By age 50, one third of adults have diverticulosis coli; two thirds have diverticulosis by age 80. Ten to 20% of patients with diverticulosis will have diverticulitis or diverticular hemorrhage. Causes of diverticulosis include aging, elevation of colonic intraluminal pressure, and decreased dietary fiber. Eighty-five percent are found in the sigmoid colon. I. Clinical presentation of diverticulitis

A. Diverticulitis is characterized by the abrupt onset of unremitting left-lower quadrant abdominal pain, fever, and an alteration in bowel pattern. Diverticulitis of the transverse colon may simulate ulcer pain; diverticulitis of the cecum and redundant sigmoid may resemble appendicitis. Frank rectal bleeding is usually not seen with diverticulitis.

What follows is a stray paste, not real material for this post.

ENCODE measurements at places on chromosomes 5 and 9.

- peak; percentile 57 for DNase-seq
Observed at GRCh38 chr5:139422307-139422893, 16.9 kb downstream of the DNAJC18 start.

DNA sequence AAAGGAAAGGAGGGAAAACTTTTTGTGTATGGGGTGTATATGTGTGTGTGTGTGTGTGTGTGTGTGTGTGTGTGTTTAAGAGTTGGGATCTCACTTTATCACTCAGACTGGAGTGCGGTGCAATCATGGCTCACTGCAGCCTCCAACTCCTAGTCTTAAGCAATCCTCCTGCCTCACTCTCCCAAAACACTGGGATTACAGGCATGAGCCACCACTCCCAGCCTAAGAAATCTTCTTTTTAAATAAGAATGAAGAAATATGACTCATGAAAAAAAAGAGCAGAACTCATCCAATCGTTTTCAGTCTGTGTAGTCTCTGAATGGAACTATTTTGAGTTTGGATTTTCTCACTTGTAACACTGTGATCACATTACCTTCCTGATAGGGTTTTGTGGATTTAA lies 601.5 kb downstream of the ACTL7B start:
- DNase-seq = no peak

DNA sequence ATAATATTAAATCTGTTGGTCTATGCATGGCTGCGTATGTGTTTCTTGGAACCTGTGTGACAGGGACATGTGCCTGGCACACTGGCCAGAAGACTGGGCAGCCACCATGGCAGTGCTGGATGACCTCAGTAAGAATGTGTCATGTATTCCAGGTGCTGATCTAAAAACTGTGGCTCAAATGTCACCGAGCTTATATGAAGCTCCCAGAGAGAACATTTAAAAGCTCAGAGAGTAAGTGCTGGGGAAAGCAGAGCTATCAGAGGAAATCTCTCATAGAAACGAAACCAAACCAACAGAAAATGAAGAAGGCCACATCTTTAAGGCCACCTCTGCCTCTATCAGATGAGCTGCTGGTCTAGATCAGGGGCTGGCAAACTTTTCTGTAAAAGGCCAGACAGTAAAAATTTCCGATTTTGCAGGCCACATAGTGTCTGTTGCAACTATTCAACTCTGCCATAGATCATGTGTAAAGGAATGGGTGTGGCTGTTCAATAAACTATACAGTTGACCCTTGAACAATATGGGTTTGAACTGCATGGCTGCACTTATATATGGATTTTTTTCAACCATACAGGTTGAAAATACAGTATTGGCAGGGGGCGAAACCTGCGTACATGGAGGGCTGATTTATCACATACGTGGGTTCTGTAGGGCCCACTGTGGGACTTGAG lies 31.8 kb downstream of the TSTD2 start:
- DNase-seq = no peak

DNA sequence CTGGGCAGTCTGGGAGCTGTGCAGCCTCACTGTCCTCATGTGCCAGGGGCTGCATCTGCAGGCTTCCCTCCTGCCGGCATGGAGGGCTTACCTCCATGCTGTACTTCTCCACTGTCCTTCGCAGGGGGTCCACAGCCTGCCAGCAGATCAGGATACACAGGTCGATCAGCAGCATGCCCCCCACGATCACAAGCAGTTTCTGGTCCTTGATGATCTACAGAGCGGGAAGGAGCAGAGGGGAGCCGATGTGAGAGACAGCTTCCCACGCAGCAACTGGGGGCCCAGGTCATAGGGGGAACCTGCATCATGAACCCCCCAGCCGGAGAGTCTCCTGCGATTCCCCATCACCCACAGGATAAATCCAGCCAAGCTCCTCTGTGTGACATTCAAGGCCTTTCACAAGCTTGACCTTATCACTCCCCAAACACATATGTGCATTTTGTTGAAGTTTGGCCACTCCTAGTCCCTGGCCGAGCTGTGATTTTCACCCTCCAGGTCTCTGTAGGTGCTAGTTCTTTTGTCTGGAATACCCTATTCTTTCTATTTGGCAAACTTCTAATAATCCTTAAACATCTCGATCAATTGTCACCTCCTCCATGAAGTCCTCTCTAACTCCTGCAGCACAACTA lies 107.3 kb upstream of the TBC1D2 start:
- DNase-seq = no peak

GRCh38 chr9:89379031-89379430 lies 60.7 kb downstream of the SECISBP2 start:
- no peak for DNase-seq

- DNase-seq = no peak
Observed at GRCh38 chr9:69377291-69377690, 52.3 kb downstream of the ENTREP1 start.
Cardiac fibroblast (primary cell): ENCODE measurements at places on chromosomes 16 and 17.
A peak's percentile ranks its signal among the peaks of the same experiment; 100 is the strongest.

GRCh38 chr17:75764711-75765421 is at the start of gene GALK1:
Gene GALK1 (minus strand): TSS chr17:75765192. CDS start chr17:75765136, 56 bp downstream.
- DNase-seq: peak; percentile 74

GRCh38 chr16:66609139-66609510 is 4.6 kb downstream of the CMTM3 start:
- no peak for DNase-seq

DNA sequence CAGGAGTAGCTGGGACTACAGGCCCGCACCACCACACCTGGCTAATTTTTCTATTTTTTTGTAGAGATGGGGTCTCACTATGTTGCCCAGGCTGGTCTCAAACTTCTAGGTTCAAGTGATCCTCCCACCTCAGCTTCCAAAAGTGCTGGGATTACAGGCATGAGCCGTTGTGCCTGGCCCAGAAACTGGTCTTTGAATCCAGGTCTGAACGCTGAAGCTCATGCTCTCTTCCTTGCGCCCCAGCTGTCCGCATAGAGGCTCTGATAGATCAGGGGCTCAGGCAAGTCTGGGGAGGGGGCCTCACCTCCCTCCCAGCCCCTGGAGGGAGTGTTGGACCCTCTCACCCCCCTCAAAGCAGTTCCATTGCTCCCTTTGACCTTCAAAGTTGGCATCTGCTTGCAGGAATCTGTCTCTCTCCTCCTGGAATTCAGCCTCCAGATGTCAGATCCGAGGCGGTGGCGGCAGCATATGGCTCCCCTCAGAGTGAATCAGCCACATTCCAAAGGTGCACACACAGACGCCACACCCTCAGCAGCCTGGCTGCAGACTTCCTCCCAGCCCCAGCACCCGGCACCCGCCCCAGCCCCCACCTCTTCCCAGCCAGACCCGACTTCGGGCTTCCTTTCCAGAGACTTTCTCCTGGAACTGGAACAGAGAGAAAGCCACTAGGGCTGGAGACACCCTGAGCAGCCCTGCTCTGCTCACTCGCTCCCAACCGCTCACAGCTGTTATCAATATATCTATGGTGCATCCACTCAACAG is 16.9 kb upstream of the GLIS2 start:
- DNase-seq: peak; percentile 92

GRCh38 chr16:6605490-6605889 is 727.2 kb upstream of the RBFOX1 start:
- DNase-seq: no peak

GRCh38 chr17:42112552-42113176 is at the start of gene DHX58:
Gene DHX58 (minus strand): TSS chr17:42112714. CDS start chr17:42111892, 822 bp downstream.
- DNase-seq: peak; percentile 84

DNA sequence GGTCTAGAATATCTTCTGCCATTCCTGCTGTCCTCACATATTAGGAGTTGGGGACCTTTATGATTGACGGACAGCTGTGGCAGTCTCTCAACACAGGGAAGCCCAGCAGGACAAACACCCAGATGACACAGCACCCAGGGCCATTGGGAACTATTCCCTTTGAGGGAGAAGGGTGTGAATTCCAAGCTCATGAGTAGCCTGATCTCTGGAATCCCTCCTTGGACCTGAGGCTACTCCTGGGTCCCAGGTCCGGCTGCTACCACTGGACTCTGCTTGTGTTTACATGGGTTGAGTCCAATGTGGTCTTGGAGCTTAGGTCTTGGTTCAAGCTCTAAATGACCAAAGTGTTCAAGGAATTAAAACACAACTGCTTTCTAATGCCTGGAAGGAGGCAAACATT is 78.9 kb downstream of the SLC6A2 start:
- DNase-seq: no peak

B. Physical exam. Left-lower quadrant tenderness is characteristic. Abdominal examination is often deceptively unremarkable in the elderly and in persons taking corticosteroids.

Differential Diagnosis of Diverticulitis


Middle Aged and Young

Ischemic colitis



Colonic Obstruction Penetrating ulcer Nephrolithiasis/urosepsis

Appendicitis Salpingitis

Inflammatory bowel disease Penetrating ulcer Urosepsis

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Managing Diverticular Disease

Managing Diverticular Disease

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